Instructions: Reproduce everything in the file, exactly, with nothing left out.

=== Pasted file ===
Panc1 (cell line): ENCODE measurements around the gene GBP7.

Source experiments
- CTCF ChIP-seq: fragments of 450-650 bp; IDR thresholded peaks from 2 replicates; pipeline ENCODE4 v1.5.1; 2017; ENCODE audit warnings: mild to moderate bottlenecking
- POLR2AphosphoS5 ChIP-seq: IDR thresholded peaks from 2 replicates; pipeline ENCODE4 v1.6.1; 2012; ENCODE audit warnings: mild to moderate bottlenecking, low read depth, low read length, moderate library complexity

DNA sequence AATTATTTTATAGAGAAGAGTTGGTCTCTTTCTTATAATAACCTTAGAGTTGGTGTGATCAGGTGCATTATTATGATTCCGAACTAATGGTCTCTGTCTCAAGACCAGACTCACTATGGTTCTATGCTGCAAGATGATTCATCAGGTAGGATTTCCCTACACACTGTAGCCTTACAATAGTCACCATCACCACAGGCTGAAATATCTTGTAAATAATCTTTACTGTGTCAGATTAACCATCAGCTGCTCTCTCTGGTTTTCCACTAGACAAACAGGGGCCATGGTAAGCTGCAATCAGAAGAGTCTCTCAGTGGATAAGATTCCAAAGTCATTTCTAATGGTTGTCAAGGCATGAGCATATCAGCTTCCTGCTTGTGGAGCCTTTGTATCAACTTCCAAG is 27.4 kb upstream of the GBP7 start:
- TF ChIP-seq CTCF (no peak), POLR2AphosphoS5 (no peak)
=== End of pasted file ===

Panc1 (cell line): ENCODE measurements around the gene GBP7.

Source experiments
- CTCF ChIP-seq: fragments of 450-650 bp; IDR thresholded peaks from 2 replicates; pipeline ENCODE4 v1.5.1; 2017; ENCODE audit warnings: mild to moderate bottlenecking
- POLR2AphosphoS5 ChIP-seq: IDR thresholded peaks from 2 replicates; pipeline ENCODE4 v1.6.1; 2012; ENCODE audit warnings: mild to moderate bottlenecking, low read depth, low read length, moderate library complexity

DNA sequence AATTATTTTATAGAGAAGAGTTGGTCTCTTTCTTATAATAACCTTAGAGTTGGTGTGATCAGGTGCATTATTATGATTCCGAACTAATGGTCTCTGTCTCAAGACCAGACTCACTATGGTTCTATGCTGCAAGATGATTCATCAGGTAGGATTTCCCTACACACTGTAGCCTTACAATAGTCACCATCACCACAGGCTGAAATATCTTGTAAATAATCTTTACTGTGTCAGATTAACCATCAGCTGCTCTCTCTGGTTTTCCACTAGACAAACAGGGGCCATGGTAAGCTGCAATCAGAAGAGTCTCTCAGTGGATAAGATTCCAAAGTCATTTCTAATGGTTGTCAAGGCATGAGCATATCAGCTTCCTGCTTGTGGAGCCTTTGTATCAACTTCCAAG is 27.4 kb upstream of the GBP7 start:
- TF ChIP-seq CTCF (no peak), POLR2AphosphoS5 (no peak)